The weather outside is frightful (at least here in the northeast United States), but the news is so delightful. Note: Delightfulness may vary. This statement contains forward-looking statements, and should not be considered an indication of future delightedness.
The Donald returns … no, not that Donald
The seminal study of programming techniques has long-time been considered to be Donald Knuth’s “The Art of Computer Programming.” Unfortunately, new volumes in the series have been coming out slower than year-old ketchup out of a bottle.
It was news of some note, therefore, when it was announced this week that Volume 4A of his magnum opus (which covers Combinatorial Algorithms, Part 1, for the curious) was available for purchase. Given that it’s been 38 years between the original volume 3 and the new 4A, and seven volumes are planned in total, we may all be programming via thought waves by the time the series is completed.
It’s time to play musical CEOs
There are shakeups afoot at both the second and seventh largest U.S. companies this week (that would be Apple and Google, respectively). Steve Jobs’ on-again, off-again, on-again stewardship of Apple appears to be off again, as he heads off for something medical, leaving COO Tim Cook at the helm.
Meanwhile, over at Google, Eric Schmidt announced he’s changing his role from CEO to executive chairman, with Larry P. running the show as CEO now.
The generally held assumption at this point is that both companies are mature enough and large enough that they don’t depend on direct guidance from the top to stay on mission, but only time will tell (especially for Apple) if the long-term philosophy survives a succession.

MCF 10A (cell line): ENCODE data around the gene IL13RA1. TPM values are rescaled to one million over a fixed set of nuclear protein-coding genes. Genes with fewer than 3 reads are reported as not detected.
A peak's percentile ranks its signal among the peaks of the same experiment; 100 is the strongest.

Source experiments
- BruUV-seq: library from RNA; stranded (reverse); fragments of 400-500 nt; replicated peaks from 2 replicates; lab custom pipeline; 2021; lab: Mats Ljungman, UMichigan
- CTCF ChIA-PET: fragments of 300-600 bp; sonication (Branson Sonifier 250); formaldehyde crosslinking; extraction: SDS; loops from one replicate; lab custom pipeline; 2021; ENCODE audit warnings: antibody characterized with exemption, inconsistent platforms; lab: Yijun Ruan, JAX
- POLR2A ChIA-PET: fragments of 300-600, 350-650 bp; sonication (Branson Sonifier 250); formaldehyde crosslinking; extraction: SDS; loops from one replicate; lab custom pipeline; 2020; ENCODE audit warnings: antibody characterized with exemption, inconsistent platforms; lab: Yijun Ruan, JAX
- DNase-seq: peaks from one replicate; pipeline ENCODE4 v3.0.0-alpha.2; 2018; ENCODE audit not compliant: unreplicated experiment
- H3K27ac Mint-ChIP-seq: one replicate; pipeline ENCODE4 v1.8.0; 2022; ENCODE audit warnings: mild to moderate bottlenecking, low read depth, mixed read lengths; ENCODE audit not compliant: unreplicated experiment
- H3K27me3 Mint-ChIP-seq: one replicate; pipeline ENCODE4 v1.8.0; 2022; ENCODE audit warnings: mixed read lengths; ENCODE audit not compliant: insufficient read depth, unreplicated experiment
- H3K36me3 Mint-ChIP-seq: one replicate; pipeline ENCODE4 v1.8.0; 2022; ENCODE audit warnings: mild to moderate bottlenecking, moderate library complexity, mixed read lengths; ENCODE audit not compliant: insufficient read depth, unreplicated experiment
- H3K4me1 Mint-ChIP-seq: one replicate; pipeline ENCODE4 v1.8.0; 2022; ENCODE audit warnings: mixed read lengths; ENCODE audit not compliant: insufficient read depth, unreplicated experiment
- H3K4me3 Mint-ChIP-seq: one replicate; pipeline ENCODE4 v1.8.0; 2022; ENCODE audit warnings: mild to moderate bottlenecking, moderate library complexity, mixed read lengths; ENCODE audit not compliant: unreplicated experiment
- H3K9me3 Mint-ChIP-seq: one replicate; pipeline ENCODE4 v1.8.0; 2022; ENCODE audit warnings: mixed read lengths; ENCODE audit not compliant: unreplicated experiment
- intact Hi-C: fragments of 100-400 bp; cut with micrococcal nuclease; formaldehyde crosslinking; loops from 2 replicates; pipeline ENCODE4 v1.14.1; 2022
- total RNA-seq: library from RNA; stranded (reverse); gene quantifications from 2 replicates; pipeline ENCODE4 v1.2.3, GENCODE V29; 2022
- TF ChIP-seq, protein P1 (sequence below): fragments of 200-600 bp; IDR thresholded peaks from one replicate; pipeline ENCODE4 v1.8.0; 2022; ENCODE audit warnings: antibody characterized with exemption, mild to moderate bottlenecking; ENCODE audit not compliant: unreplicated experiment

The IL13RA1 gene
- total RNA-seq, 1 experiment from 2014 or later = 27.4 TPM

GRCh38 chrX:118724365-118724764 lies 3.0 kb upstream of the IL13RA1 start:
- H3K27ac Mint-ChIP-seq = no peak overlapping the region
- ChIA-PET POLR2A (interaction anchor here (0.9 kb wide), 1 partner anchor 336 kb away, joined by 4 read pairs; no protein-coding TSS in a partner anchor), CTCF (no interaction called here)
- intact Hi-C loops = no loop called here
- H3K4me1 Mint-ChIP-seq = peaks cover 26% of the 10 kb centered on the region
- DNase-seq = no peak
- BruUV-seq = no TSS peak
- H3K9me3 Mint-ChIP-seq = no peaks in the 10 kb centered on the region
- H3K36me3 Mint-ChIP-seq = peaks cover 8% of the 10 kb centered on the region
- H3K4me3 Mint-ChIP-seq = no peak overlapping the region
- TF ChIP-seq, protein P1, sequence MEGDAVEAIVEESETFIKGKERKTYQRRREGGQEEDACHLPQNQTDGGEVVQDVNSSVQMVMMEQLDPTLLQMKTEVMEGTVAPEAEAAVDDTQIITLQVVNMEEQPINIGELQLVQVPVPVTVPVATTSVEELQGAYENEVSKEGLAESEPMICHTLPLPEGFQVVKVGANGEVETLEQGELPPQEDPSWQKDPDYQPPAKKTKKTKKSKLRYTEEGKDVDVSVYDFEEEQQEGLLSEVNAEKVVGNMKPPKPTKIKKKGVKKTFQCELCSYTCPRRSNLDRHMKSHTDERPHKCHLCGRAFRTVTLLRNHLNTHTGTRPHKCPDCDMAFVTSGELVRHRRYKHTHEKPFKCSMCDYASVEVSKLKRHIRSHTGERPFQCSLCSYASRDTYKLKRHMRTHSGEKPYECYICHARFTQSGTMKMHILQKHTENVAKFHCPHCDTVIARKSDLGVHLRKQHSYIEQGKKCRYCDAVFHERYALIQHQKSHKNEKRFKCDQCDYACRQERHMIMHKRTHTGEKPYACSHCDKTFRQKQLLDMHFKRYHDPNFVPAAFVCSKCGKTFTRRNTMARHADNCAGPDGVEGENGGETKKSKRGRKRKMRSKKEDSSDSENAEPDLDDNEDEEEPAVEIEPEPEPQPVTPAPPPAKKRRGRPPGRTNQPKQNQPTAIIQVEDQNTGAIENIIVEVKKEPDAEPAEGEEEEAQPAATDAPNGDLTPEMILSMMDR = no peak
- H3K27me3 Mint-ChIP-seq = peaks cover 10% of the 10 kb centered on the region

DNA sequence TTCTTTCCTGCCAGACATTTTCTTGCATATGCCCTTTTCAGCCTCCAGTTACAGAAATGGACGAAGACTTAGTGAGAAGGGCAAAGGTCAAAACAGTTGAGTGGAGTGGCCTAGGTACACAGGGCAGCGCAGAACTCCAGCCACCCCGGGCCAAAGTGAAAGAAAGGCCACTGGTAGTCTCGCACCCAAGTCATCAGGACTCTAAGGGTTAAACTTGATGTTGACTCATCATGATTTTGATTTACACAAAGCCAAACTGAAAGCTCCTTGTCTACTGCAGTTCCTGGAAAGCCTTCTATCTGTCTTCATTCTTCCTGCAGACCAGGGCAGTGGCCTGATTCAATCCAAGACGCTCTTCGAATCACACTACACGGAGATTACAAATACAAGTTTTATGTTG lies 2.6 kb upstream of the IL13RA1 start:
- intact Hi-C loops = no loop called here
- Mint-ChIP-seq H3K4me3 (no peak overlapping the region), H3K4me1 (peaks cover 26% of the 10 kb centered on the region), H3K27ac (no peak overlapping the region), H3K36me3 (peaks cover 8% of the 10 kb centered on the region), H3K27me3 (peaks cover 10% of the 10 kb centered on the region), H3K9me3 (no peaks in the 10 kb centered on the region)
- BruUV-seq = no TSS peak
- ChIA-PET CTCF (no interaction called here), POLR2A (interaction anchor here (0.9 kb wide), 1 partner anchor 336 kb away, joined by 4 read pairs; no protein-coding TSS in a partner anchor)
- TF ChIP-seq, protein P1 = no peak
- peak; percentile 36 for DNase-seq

Repent, for the end is near
You’ve been hearing about it for years, that the IPv4 pool is going, going … well now it’s evidently gone. Or at least it will be in February, according to the latest IANA projections. That’s when the last address blocks are due to be handed out, and then the biker gangs take over and Tina Turner starts hoarding subnets.
In spite of the persistent warnings that the day was coming, IPv6 service is all but non-existant in the United States, and much of the IPv6 software stacks in products and operating systems has never really been put to the test under real world conditions. We may have avoided Y2K, only to get slammed by Y2K11 …
Assuming that the web is still operating next week, we’ll be here reporting on any other apocalyptic news that may occur. Suggestions are always welcome, so please send tips or news here.